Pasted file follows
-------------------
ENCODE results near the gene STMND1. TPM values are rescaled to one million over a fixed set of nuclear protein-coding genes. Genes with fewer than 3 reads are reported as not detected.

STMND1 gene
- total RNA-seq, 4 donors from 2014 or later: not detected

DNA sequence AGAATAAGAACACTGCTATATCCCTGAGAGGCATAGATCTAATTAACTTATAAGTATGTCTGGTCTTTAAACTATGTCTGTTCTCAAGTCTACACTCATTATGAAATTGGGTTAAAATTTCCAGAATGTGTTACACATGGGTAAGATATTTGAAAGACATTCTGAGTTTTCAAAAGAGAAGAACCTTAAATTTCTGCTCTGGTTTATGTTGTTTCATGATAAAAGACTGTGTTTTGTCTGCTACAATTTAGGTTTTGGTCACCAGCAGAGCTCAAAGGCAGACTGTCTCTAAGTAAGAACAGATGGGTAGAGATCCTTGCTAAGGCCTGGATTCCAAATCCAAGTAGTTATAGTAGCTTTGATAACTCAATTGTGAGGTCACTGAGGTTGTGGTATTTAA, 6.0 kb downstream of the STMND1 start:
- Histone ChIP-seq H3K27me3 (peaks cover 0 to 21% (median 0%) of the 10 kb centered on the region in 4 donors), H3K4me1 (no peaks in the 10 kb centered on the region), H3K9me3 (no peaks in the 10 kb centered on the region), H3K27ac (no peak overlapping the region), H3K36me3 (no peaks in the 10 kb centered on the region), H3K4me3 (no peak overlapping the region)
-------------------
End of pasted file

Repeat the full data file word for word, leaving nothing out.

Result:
ENCODE results near the gene STMND1. TPM values are rescaled to one million over a fixed set of nuclear protein-coding genes. Genes with fewer than 3 reads are reported as not detected.

STMND1 gene
- total RNA-seq, 4 donors from 2014 or later: not detected

DNA sequence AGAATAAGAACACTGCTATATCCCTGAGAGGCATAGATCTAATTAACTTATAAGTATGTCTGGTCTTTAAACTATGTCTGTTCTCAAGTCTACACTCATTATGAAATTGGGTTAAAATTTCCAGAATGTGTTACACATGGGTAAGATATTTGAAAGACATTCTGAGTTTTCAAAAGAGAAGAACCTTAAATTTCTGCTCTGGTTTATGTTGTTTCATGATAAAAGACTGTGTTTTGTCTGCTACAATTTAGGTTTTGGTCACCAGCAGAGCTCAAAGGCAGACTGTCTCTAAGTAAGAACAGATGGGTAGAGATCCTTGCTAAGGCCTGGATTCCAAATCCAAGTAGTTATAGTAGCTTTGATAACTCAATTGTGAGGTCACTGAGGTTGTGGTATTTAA, 6.0 kb downstream of the STMND1 start:
- Histone ChIP-seq H3K27me3 (peaks cover 0 to 21% (median 0%) of the 10 kb centered on the region in 4 donors), H3K4me1 (no peaks in the 10 kb centered on the region), H3K9me3 (no peaks in the 10 kb centered on the region), H3K27ac (no peak overlapping the region), H3K36me3 (no peaks in the 10 kb centered on the region), H3K4me3 (no peak overlapping the region)